Server Fault is a question and answer site for system and network administrators. Join them; it only takes a minute:

Sign up
Here's how it works:
  1. Anybody can ask a question
  2. Anybody can answer
  3. The best answers are voted up and rise to the top

I have developed a web application which will be deployed in a LAN environemnt. Clients will be Computers/Android Tablets/IPAD

In order for communication between client and local server

1) need to assign a static IP to local server. 2) need a domian name mapping for that IP address in Local environment. 3) router should assign the same static IP if it gets restarted etc.

I am using a windows XP machine as Local server OS.

Do i need to take care of router configurations before buying one, or all routers will have same capability to perform this task.

I am not a network specialist, so Sorry if this question sounds stupid.


share|improve this question
I would strongly suggest developing or incorporating existing discovery mechanisms so that it doesn't matter what IP your server gets, clients can always discover the new address when they go to connect. I strongly suggest basing this on existing protocols and libraries, and documenting its functionality well for your clients. – Chris S Nov 27 '12 at 2:37

Consider buying router hardware on which you can install OpenWRT or a similar Linux or BSD based free software firmware. On that firmware you should configure the dnsmasq daemon which implements the Dynamic Host Configuration Protocol and the Domain Name System. The DHCP server part can serve both dynamic IP-addresses and static ones by hostname or MAC-address (static leases). All hosts that are configured via DHCP can be regististered in the internal DNS server automatically to make their names resolvable in the local network.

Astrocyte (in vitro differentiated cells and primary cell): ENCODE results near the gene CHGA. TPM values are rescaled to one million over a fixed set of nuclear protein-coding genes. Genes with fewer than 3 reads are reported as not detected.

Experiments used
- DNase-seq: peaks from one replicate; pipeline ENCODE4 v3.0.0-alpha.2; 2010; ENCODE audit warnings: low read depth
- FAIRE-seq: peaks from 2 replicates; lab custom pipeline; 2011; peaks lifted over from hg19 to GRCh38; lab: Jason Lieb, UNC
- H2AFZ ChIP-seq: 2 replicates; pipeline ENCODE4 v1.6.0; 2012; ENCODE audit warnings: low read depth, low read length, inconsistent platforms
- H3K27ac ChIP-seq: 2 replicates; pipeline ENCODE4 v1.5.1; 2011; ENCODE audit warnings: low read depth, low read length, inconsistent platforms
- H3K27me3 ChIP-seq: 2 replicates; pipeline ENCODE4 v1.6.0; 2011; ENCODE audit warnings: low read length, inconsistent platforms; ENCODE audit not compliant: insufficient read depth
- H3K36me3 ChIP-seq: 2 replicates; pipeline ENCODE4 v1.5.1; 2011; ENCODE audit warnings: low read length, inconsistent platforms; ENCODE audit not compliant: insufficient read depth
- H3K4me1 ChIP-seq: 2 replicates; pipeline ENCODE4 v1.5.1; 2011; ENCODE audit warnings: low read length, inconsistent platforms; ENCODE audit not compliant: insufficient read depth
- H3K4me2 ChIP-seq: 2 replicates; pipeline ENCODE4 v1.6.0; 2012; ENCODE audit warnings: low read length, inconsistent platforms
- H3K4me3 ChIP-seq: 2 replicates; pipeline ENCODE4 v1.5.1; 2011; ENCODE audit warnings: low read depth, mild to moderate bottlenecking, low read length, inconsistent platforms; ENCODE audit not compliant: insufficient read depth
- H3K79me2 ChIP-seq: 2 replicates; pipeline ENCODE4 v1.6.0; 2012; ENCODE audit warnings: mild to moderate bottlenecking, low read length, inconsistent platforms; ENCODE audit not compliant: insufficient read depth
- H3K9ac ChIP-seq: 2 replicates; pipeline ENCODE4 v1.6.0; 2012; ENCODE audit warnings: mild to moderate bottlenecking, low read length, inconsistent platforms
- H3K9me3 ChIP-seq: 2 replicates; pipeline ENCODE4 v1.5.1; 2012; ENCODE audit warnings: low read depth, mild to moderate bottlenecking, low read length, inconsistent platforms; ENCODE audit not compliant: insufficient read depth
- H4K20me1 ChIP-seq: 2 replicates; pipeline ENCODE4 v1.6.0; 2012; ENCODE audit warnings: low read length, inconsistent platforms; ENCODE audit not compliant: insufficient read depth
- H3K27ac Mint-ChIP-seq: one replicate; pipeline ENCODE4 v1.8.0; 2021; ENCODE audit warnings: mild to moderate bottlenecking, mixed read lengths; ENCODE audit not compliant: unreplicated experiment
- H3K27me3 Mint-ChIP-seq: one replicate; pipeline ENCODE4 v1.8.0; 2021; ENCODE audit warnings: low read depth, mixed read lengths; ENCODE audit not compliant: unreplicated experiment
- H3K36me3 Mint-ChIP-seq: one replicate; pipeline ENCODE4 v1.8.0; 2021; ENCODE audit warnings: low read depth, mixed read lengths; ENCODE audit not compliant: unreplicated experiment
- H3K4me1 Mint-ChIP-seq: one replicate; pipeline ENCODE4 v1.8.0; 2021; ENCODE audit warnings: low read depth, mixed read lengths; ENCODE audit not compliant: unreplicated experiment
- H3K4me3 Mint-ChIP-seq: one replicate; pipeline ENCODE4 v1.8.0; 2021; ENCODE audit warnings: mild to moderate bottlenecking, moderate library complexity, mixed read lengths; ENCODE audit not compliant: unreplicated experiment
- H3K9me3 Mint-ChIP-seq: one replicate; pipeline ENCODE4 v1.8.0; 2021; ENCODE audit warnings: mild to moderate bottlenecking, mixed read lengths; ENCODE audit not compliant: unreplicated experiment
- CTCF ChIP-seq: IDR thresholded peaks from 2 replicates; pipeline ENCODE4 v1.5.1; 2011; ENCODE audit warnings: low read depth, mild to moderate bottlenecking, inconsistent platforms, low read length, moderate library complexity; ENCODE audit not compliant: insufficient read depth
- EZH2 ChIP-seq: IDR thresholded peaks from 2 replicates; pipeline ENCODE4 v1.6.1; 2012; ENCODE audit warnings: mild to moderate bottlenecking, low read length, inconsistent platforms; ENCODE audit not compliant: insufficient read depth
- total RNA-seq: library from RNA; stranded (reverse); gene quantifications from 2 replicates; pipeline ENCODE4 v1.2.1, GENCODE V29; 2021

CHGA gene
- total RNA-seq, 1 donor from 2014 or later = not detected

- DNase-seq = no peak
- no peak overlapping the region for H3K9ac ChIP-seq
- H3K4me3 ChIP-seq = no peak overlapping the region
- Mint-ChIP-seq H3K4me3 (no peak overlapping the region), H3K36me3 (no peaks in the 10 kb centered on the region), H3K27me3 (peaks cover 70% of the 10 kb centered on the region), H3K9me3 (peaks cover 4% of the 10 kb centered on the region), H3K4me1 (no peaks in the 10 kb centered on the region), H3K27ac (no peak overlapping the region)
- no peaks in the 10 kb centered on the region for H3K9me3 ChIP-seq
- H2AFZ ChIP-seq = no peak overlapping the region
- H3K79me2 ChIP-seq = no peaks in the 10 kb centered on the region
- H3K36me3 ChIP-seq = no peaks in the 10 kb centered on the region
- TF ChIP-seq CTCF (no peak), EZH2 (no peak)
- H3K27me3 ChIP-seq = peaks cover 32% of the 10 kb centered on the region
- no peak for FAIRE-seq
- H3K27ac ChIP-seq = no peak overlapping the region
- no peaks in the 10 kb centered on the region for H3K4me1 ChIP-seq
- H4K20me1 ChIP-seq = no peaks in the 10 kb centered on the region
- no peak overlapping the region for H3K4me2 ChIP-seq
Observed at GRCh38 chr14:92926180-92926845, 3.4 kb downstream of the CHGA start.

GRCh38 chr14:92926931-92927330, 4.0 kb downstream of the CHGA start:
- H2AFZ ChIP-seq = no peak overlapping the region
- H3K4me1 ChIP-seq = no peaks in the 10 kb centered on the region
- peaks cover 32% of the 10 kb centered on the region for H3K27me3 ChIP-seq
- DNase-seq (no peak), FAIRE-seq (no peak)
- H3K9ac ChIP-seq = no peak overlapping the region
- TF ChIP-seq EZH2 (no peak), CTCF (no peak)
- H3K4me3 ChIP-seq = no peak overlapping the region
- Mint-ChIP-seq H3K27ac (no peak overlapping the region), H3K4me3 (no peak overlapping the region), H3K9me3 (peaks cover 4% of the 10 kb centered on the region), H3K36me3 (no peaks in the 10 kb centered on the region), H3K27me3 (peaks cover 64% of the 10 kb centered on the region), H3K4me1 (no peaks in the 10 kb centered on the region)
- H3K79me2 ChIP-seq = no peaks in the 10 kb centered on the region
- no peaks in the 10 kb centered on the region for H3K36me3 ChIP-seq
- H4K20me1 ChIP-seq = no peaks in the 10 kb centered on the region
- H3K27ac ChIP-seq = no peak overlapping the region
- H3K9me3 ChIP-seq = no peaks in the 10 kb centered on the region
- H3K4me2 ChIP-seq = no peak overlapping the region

share|improve this answer

One configuration you may wish to implement, assuming your server is switched on 24/7, would be to turn your local machine into a DNS server. You could run a virtualized linux installation with BIND installed, with network bridging configured on the virtual machine network interface. I highly recommend VirtualBox.

There is a risk, however, that when the hardware goes down your network loses the lone DNS setting. To prevent that, ensure that you have at least two DNS servers set on your router interface with the primary being the IP of your developer machine. Also ensure that non-standard domain names are being set for your developer machine as using might conflict with existing internet DNS records.

share|improve this answer

Your Answer


By posting your answer, you agree to the privacy policy and terms of service.

Not the answer you're looking for? Browse other questions tagged or ask your own question.